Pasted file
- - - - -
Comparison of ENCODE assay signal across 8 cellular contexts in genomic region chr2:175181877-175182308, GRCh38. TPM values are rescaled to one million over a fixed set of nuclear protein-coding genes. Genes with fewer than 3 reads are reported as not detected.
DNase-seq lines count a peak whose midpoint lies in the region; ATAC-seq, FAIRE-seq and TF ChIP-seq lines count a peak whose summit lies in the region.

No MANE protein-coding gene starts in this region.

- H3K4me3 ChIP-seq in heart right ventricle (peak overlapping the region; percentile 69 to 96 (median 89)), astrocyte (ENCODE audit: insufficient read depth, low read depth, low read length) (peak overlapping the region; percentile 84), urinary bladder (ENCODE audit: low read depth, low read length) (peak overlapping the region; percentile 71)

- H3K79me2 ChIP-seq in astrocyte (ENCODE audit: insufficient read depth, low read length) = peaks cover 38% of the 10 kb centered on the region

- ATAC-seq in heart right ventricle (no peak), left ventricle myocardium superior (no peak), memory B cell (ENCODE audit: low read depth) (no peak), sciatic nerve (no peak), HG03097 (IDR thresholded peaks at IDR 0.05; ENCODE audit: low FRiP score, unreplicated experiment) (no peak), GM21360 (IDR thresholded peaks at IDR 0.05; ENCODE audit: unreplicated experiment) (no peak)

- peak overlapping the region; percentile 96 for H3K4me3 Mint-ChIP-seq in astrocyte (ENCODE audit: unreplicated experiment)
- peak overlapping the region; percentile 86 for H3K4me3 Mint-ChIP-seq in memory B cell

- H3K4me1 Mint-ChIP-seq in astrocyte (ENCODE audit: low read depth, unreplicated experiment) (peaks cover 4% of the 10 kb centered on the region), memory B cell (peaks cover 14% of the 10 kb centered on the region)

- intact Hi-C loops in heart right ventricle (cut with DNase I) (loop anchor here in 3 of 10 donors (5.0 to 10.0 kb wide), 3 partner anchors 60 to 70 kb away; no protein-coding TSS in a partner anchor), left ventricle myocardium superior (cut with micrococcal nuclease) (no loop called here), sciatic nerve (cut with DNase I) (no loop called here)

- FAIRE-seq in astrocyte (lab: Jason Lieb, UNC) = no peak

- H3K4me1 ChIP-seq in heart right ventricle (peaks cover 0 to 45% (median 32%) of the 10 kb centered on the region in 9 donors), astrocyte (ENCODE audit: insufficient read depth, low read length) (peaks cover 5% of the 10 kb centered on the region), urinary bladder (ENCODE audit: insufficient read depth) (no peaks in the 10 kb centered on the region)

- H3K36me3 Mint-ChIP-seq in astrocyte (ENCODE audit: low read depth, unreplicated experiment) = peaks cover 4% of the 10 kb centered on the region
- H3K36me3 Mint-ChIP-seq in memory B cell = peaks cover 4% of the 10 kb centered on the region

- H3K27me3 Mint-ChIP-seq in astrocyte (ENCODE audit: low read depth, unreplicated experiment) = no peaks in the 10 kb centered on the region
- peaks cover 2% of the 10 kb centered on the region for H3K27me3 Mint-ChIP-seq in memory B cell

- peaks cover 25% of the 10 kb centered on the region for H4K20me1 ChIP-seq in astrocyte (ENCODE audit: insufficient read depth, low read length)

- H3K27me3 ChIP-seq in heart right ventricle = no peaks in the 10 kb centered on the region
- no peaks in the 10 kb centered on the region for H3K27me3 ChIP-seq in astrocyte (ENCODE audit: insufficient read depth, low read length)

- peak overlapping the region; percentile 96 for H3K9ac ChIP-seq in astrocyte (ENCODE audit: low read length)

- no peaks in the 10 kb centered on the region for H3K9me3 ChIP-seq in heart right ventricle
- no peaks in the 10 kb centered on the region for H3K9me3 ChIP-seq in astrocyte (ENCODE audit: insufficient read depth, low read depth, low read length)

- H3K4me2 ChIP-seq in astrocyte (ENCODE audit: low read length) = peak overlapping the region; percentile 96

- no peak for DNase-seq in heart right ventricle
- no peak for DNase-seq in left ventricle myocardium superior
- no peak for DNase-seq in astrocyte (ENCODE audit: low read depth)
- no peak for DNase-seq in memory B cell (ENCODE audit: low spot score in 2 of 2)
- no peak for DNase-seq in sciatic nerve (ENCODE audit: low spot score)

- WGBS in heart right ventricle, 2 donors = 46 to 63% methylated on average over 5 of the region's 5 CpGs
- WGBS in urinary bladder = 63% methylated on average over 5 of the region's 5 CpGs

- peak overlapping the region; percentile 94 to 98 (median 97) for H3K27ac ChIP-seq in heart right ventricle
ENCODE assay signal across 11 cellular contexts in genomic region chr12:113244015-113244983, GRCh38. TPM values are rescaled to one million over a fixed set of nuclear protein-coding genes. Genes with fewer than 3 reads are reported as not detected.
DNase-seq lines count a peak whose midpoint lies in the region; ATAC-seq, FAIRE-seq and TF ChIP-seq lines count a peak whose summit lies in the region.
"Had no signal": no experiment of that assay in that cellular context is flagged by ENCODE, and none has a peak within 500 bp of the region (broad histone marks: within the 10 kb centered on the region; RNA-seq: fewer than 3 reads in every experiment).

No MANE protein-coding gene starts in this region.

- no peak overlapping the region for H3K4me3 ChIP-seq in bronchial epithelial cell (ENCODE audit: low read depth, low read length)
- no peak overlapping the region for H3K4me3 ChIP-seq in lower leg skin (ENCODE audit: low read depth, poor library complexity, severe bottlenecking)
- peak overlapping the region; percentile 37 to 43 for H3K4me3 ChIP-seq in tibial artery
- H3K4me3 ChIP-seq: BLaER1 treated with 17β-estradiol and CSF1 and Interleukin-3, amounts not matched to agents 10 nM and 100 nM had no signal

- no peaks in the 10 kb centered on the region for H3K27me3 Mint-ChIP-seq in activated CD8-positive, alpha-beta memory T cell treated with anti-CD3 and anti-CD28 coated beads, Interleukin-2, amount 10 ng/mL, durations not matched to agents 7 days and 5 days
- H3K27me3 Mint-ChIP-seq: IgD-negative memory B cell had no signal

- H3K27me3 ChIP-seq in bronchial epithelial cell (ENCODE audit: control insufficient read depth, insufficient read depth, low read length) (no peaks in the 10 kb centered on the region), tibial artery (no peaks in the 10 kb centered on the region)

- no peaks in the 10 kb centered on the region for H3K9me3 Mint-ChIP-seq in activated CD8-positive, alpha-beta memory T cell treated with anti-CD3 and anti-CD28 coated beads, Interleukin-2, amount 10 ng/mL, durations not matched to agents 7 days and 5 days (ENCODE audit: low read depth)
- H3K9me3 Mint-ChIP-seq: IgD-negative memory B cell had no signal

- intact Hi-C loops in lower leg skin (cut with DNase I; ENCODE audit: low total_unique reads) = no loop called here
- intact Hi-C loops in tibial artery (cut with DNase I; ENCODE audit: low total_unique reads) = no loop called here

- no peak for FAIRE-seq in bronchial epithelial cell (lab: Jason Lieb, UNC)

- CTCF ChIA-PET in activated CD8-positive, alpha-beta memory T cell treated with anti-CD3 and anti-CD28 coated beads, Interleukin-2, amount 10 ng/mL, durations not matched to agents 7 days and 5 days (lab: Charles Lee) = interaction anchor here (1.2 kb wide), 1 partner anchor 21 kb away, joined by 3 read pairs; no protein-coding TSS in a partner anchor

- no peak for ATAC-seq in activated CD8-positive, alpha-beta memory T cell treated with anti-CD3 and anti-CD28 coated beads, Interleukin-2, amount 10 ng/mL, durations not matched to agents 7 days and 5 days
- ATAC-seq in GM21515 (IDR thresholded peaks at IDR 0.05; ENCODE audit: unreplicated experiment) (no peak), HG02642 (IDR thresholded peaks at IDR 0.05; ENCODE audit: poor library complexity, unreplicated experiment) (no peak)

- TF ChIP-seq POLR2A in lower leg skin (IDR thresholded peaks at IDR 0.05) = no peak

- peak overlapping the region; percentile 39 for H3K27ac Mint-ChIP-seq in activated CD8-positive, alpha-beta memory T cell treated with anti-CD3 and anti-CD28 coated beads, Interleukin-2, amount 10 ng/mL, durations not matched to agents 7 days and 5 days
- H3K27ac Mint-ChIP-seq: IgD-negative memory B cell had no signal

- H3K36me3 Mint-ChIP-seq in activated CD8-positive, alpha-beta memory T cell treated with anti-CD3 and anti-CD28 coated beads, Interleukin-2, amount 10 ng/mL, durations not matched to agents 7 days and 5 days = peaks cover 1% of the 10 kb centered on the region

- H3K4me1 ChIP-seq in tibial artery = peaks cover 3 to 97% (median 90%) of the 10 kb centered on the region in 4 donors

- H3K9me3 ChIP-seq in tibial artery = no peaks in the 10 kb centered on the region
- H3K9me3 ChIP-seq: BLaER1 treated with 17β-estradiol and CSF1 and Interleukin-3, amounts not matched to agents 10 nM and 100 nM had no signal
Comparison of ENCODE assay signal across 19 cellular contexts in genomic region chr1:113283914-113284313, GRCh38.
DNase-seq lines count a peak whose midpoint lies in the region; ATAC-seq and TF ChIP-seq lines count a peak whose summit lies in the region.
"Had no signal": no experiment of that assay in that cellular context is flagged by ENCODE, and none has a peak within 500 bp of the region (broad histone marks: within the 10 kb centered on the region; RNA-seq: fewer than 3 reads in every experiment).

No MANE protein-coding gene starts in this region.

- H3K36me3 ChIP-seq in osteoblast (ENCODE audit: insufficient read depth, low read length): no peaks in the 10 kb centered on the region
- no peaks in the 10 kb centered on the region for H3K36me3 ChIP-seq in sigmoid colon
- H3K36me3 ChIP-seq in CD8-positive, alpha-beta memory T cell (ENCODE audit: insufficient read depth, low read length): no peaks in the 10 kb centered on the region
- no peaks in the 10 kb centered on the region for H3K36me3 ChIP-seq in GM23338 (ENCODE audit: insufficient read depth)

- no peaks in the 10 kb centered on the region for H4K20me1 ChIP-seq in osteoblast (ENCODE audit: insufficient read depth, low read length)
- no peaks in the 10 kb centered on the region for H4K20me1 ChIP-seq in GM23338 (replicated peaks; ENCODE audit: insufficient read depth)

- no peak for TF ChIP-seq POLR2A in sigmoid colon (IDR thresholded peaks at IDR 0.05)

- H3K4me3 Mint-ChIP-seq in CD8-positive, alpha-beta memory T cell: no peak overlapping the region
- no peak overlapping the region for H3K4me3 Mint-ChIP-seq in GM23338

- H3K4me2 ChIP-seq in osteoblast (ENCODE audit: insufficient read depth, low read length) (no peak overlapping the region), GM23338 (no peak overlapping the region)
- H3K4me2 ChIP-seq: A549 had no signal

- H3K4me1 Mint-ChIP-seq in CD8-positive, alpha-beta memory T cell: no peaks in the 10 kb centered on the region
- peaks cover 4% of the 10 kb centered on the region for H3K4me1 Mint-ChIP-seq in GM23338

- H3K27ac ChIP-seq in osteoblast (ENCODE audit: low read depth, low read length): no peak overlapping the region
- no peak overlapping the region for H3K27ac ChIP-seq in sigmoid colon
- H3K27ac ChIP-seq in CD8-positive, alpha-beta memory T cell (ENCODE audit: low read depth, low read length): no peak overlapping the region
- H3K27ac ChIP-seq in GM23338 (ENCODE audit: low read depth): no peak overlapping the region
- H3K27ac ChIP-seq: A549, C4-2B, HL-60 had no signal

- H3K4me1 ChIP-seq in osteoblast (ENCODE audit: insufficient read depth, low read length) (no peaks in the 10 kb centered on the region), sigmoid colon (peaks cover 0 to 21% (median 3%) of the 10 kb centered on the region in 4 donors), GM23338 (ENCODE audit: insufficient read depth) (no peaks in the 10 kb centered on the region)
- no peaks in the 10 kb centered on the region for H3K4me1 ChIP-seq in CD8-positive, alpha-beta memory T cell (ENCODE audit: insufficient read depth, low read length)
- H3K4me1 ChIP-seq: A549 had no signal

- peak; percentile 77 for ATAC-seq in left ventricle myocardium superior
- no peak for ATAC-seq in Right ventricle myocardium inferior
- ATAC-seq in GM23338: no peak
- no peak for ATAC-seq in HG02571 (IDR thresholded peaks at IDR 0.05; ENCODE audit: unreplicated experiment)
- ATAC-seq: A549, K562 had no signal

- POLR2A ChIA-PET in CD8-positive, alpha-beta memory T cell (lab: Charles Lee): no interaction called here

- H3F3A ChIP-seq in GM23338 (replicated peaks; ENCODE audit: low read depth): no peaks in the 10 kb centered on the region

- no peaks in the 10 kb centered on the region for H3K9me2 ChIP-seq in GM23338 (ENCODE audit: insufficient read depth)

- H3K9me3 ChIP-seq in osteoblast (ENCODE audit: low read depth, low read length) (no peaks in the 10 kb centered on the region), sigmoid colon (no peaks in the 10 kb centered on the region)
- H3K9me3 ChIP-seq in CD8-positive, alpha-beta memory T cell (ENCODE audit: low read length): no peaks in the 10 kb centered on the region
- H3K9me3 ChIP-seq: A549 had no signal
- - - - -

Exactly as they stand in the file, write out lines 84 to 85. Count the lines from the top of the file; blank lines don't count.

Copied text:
- no peak for ATAC-seq in Right ventricle myocardium inferior
- ATAC-seq in GM23338: no peak